Country star Billie Jo Spears died of lung cancer at her home in Vidor on Wednesday at the age of 73. Billboard called Spears a “husky-voiced singer who became one of the most respected female artists of the 1960s and 1970s in country music.”

Spears, who grew up in a working-class family in Beaumont, recorded her first song at the age of 13, moved to Nashville in 1964, and eleven years later, “Blanket on the Ground” hit the top slot on U.S. and international charts.

Spears’ songs often tackled uncomfortable and unconventional subjects, making her “a pioneer for the working girl,” the Beaumont Enterprise wrote. “She recorded further ‘issue’ songs such as ‘Pittsburgh General,’ about working as a nurse; ‘Stepchild,’ about an abuse victim; and ‘Marty Gray,’ the story of a young girl’s unwanted pregnancy,” the Guardian wrote. Her other chart toppers included 1977’s “If You Want Me” and 1969’s “Mr. Walker, It’s All Over.”

The Enterprise‘s Julie Garcia tracked down a number of Spears’ friends and relatives in Vidor, who described her as “feisty” and a “heck-of-a-great fisherman.”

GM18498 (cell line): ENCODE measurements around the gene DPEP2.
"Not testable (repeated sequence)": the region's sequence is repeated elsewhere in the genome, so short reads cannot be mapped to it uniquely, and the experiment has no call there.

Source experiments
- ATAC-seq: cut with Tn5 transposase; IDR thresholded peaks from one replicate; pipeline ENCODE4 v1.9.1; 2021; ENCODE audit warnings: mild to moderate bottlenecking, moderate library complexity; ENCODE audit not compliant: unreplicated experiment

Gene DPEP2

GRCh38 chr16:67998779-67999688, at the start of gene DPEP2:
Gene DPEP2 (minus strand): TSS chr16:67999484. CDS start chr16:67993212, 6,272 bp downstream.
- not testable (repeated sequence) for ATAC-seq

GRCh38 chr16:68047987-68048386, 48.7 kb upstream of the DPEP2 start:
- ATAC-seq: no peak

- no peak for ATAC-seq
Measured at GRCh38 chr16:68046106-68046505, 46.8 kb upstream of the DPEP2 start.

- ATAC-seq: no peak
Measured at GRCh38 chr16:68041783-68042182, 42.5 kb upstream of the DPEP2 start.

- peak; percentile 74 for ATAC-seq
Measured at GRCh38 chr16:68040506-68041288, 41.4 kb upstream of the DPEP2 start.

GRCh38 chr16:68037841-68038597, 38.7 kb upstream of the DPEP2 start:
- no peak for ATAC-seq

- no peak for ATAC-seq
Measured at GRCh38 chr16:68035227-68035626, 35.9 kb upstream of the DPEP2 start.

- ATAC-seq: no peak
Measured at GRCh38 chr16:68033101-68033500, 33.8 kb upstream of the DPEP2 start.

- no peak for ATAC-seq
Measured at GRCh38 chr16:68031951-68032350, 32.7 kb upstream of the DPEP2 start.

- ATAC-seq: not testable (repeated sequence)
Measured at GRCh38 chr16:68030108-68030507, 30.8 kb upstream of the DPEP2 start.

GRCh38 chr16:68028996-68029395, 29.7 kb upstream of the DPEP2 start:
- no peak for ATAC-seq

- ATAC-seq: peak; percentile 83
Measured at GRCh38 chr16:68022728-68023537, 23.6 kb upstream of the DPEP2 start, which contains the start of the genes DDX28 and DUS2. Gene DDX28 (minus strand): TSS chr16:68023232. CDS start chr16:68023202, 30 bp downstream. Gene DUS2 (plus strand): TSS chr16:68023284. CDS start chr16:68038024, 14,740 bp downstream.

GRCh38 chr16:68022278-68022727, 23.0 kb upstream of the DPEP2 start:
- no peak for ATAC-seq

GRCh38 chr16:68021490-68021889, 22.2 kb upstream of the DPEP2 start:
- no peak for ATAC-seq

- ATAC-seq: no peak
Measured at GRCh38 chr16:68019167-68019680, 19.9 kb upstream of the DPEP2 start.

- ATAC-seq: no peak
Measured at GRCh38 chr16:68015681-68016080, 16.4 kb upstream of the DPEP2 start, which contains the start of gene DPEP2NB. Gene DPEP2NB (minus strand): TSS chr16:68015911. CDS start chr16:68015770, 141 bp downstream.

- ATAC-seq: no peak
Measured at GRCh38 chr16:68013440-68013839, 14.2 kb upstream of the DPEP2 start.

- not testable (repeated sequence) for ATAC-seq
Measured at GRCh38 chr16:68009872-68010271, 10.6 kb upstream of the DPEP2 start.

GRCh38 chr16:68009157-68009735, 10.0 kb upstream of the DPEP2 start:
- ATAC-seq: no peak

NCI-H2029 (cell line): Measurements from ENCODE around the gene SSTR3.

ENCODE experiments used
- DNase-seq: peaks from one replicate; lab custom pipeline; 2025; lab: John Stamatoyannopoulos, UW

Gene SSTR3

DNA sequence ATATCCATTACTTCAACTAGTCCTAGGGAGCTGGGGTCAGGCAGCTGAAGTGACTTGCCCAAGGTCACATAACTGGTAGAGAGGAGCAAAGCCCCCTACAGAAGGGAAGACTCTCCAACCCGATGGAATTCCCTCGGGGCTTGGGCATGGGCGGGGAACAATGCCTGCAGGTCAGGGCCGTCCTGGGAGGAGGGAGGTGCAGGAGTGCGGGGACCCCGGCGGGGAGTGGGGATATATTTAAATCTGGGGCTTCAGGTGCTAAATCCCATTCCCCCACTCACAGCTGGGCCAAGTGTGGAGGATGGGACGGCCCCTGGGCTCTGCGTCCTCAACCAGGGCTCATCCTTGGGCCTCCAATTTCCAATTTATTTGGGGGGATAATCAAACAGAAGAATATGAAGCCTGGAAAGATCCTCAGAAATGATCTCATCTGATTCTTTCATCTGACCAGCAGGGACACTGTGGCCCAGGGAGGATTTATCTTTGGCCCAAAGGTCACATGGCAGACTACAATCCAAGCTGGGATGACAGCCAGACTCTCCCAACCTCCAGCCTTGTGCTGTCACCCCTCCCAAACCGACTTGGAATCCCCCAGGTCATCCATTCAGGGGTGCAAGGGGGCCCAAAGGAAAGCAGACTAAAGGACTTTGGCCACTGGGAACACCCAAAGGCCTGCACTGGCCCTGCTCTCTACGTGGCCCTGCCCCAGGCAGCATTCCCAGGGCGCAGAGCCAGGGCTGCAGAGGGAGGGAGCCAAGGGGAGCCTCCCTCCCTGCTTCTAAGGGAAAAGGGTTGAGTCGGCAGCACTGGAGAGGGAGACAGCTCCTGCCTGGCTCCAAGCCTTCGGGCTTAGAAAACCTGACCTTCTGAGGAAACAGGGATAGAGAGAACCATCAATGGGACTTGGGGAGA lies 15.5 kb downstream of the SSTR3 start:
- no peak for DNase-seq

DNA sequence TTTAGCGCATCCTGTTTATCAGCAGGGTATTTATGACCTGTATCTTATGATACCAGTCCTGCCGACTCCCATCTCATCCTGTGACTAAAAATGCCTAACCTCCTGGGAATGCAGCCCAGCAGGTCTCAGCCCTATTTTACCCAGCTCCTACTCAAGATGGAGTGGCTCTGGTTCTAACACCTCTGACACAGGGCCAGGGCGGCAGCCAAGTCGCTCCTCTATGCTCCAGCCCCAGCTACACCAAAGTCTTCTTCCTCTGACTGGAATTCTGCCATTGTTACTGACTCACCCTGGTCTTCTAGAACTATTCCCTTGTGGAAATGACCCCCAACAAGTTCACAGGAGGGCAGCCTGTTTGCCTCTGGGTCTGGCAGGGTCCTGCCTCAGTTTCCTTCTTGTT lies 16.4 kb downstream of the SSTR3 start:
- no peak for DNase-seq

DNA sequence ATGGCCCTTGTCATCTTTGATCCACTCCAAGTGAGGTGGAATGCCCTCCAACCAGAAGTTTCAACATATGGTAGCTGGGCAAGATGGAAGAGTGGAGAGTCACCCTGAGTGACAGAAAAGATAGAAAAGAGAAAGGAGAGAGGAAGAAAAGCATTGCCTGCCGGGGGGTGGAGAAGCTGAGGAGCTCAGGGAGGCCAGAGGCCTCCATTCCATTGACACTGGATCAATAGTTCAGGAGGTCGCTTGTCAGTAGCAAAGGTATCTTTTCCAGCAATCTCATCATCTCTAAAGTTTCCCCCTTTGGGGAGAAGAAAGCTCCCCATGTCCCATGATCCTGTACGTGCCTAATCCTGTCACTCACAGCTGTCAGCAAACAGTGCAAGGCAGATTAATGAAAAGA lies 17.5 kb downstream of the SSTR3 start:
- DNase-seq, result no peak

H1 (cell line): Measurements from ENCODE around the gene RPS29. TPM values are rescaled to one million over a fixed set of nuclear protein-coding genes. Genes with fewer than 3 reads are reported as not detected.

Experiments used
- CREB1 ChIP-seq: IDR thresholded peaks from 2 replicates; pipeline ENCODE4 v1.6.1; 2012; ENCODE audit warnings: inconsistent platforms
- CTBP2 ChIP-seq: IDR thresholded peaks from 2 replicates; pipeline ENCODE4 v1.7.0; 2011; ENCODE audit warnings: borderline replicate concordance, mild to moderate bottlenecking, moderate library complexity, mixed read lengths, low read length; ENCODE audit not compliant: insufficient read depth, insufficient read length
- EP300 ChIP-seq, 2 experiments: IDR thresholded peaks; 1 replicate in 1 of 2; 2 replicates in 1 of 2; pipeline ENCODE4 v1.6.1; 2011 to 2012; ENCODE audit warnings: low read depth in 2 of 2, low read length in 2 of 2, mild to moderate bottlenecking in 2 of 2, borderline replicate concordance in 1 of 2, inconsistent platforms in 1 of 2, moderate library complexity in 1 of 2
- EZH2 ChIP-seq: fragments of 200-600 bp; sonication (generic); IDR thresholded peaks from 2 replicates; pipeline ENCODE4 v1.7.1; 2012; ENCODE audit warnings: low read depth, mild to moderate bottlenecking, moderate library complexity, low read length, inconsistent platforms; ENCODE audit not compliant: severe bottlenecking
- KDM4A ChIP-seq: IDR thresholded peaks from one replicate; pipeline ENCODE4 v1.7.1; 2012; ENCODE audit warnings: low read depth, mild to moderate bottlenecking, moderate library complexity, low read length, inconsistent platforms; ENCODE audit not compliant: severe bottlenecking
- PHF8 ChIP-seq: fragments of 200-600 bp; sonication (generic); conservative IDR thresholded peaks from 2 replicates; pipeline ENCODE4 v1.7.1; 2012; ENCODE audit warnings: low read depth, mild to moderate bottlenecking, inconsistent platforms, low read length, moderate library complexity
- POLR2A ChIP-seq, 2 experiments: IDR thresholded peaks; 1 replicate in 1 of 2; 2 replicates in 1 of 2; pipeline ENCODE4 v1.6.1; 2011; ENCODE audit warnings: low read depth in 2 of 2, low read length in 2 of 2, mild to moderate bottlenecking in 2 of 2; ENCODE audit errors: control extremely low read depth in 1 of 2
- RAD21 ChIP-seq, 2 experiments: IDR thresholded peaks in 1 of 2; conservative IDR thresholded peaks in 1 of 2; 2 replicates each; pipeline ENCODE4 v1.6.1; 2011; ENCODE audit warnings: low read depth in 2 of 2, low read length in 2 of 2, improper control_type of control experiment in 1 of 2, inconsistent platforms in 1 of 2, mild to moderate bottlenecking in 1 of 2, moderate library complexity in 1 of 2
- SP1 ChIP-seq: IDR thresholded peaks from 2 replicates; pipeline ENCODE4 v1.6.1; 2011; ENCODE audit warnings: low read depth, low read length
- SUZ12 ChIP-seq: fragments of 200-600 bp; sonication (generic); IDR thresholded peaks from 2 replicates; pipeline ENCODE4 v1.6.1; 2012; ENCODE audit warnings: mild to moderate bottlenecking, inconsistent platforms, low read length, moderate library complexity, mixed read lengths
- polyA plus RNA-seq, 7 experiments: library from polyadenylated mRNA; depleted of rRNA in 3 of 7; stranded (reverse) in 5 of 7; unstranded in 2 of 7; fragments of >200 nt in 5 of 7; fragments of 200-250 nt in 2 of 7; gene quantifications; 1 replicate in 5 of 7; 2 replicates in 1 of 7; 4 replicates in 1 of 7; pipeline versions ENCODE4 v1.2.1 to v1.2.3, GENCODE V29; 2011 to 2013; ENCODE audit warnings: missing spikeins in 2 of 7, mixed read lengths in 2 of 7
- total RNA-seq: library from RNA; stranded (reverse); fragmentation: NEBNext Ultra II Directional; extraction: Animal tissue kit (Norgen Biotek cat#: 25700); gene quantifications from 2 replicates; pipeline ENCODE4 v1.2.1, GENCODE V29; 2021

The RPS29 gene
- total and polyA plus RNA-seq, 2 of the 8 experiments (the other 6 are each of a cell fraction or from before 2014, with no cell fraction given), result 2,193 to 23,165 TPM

Spears had a large following across the pond and in the ’90s was named the “Queen Mother of Country Music” by Britain’s Country Music People, according to Billboard. She regularly toured in Britain and even had some dates scheduled there in 2012. According to the Guardian‘s obituary:

Spears’s 1975 recording of “Blanket on the Ground,” a wife’s warm invitation to her husband to blow on old flames – “just because we are married, don’t mean we can’t slip around” – was a top 10 hit in Britain, remained in the charts for several months, featured on the soundtrack of the 1978 film Convoy, and for years afterwards was a staple of radio request shows, proving itself to be one of those songs that perfectly encapsulates what reticent lovers really want to say to each other.

Watch Spears perform “Blanket on the Ground” below.